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Discussion papers
https://doi.org/10.5194/acp-2019-881
© Author(s) 2019. This work is distributed under
the Creative Commons Attribution 4.0 License.
https://doi.org/10.5194/acp-2019-881
© Author(s) 2019. This work is distributed under
the Creative Commons Attribution 4.0 License.

Submitted as: research article 18 Nov 2019

Submitted as: research article | 18 Nov 2019

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This discussion paper is a preprint. It is a manuscript under review for the journal Atmospheric Chemistry and Physics (ACP).

Detection and Attribution of Wildfire Pollution in the Arctic and Northern Mid-latitudes using a Network of FTIR Spectrometers and GEOS-Chem

Erik Lutsch1, Kimberly Strong1, Dylan B. A. Jones1, Thomas Blumenstock2, Stephanie Conway1, Jenny A. Fisher3, James W. Hannigan4, Frank Hase2, Yasuko Kasai5, Emmanuel Mahieu6, Maria Makarova7, Isamu Morino8, Tomoo Nagahama9, Justus Notholt10, Ivan Ortega4, Mathias Palm10, Anatoly V. Poberovskii7, Ralf Sussmann11, and Thorsten Warneke10 Erik Lutsch et al.
  • 1Department of Physics, University of Toronto, Toronto, ON, Canada
  • 2Karlsruhe Institute of Technology, IMK-ASF, Karlsruhe, Germany
  • 3Centre for Atmospheric Chemistry, University of Wollongong, Wollongong, NSW, Australia
  • 4National Center for Atmospheric Research, Boulder, CO, USA
  • 5National Institute for Information and Communications Technology (NICT), Tokyo, Japan
  • 6Institute of Astrophysics and Geophysics, University of Liège, Liège, Belgium
  • 7St. Petersburg State University, St. Petersburg, Russia
  • 8National Institute for Environmental Studies (NIES), Tsukuba, Japan
  • 9Institute for Space-Earth Environmental Research (ISEE), Nagoya University, Nagoya, Japan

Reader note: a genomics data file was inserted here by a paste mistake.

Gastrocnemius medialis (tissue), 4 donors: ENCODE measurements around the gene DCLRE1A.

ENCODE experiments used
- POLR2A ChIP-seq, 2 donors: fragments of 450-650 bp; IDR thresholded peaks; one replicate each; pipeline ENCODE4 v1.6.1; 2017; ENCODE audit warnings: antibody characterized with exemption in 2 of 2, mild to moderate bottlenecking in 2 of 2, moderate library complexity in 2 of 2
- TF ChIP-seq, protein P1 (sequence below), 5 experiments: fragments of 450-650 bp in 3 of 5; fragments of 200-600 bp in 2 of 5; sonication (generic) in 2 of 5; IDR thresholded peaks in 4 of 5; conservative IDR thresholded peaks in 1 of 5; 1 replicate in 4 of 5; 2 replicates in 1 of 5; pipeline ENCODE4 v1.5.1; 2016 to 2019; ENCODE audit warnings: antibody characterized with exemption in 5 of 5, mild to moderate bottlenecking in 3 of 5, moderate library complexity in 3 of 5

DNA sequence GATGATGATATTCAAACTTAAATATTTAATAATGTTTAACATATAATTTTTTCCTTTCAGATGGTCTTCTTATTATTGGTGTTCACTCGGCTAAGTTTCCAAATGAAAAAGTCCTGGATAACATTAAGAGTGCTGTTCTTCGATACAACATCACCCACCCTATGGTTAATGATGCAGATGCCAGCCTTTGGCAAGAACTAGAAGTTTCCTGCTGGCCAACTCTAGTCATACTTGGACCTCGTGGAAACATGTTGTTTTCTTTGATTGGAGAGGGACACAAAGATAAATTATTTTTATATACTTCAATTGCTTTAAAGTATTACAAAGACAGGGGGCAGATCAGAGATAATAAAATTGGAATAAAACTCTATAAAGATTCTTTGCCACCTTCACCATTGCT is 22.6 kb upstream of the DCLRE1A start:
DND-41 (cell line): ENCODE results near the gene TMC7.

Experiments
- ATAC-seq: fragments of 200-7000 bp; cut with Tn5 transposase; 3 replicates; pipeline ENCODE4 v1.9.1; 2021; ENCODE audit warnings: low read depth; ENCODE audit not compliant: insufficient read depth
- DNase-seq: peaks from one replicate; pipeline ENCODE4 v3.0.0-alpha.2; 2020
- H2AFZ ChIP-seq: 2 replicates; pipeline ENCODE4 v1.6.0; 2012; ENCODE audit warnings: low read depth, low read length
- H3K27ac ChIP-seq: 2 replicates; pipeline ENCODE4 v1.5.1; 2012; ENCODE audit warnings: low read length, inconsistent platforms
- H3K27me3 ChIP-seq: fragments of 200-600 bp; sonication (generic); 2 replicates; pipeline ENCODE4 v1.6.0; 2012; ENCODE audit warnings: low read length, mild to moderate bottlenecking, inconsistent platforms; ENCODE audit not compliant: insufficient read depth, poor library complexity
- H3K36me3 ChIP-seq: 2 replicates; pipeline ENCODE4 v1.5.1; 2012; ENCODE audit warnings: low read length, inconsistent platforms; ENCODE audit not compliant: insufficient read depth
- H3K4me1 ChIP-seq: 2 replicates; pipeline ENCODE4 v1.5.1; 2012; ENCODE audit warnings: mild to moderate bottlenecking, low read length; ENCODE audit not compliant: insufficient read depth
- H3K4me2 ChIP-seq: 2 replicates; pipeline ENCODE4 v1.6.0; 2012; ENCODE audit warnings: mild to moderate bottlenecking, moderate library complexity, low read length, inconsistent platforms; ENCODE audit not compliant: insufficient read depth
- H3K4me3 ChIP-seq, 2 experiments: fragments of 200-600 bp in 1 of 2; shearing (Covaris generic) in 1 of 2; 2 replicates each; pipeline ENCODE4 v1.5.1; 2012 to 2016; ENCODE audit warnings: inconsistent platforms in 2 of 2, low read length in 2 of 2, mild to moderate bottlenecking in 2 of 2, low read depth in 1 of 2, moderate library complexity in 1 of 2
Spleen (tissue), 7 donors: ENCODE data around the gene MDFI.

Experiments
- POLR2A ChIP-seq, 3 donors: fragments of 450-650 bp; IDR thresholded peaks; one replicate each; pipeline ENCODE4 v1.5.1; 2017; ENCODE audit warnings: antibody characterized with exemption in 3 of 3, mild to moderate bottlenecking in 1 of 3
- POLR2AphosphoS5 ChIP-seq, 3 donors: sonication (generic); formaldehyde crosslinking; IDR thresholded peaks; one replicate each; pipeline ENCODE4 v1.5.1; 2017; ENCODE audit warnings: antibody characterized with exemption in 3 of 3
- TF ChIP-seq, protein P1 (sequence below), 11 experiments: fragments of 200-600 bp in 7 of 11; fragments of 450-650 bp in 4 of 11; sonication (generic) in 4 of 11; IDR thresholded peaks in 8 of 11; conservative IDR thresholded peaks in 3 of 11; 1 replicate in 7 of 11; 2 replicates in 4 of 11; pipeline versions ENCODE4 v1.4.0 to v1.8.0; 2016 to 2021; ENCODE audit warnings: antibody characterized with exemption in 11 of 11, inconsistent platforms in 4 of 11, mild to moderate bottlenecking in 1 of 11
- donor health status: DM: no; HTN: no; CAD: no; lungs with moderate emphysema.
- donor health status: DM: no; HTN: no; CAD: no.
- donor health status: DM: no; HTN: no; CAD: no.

• 10Institute of Environmental Physics, University of Bremen, Bremen, Germany
  • 11Karlsruhe Institute of Technology, IMK-IFU, Garmisch-Partenkirchen, Germany

Abstract. We present a multi-year time series of column abundances of carbon monoxide (CO), hydrogen cyanide (HCN), and ethane (C2H6) measured using Fourier transform infrared (FTIR) spectrometers at ten sites affiliated with the Network for Detection of Atmospheric Composition Change (NDACC). Six are high-latitude sites: Eureka, Ny-Alesund, Thule, Kiruna, Poker Flat, and St. Petersburg , and four are mid-latitude sites: Zugspitze, Jungfraujoch, Toronto, and Rikubetsu. For each site, the inter-annual trends and seasonal variabilities of the CO time series are accounted for, allowing ambient concentrations to be determined. Enhancements above ambient levels were used to identify possible wildfire pollution events. Since the abundance of each trace gas emitted in a wildfire event is specific to the type of vegetation burned and the burning phase, correlations of CO to the long-lived wildfire tracers HCN and C2H6 allow for further confirmation of the detection of wildfire pollution, while complementary measurements of aerosol optical depth from nearby AERONET sites confirm the presence of wildfire smoke. A GEOS-Chem tagged CO simulation with Global Fire Assimilation System (GFAS) biomass burning emissions was used to determine the source attribution of CO concentrations at each site from 2003–2018. The influence of the various wildfire sources is found to differ between sites while North American and Asian boreal wildfires fires were found to be the greatest contributors to episodic CO enhancements in the summertime at all sites.

Erik Lutsch et al.
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GEOS-Chem The International GEOS-Chem User Community https://doi.org/10.5281/zenodo.2249246

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Short summary
This paper describes the use of a network of ten Arctic and mid-latitude ground-based FTIR measurement sites to detect enhancements of the wildfire tracers carbon monoxide, hydrogen cyanide and ethane from 2003–2018. A tagged-CO GEOS-Chem simulation is used for source attribution and to evaluate the relative contribution of CO sources on the FTIR measurements. It was found that the boreal North America and boreal Asia are the largest contributors to episodic enhancements at all sites.
This paper describes the use of a network of ten Arctic and mid-latitude ground-based FTIR...
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